Nationwide Standards Would Ensure Eligible Votes Are Counted Everywhere

Categories: News, Voting Rights


Elections are run differently in every state, sometimes differently from county to county, making it hard to ensure that every eligible vote is properly counted.


In recent elections, inconsistencies in the use of emergency paper ballots and provisional ballots have prevented the votes of many Americans from being counted.


During the 2008 presidential primary, for example, some polling officials in Pennsylvania failed to issue emergency paper ballots after voting machines broke down, and instead gave out provisional ballots or turned people away. Emergency paper ballots are issued when voting machines do not work and are to be counted as a regular vote, while provisional ballots are issued when a person’s voter registration is in doubt and are only counted once registration is verified.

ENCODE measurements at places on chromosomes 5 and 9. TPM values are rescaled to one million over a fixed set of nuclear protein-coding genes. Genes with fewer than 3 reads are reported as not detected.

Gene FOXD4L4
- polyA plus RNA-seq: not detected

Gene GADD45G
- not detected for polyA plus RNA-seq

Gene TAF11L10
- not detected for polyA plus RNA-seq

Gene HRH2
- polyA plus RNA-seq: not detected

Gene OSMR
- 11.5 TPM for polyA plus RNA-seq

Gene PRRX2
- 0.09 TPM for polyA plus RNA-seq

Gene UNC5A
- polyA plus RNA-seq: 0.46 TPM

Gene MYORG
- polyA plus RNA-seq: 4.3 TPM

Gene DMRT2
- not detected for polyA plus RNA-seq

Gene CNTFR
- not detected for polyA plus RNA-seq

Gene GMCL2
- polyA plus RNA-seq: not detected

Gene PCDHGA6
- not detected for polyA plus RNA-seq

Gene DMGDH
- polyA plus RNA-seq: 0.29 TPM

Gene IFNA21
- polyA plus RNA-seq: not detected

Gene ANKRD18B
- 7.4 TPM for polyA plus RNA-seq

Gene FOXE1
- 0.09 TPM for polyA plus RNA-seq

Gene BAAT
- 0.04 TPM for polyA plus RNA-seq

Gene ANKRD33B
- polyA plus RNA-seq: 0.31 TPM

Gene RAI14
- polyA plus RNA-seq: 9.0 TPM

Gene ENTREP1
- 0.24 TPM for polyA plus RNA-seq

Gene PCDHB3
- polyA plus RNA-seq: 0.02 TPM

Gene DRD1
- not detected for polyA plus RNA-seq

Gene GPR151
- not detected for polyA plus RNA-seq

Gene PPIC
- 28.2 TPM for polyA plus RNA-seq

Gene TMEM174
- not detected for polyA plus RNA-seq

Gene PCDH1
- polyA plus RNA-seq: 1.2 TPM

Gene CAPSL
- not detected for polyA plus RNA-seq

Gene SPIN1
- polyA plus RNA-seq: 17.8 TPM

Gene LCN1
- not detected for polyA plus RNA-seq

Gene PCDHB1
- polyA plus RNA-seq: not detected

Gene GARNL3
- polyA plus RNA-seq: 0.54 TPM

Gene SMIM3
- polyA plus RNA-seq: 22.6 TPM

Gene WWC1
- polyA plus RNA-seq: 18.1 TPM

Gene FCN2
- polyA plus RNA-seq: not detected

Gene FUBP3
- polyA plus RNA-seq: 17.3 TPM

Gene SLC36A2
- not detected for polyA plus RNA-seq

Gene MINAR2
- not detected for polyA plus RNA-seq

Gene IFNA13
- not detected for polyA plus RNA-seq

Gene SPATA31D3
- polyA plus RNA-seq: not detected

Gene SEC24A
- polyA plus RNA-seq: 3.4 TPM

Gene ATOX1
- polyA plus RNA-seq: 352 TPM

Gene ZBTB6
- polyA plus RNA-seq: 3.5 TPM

Speaking earlier this month before the House Subcommittee on Elections, Edward A. Hailes, Jr., senior attorney at the Advancement Project, a national civil rights organization, argued in favor of nationwide standards for emergency and provisional ballots that would fix some of the confusion about ballots.


Hailes recommended that Congress amend federal election law to ensure that emergency paper ballots are clearly distinguishable from provisional ballots; to require that polling stations offer emergency paper ballots to voters immediately when at least half of all voting machines are not working or if the wait time to vote is longer than 45 minutes; and to require that all poll workers are properly trained to administer emergency ballots.


He also recommended that Congress amend the Help America Vote Act of 2002 to curb the needless overdistribution of provisional ballots and the improper rejection of provisional ballots.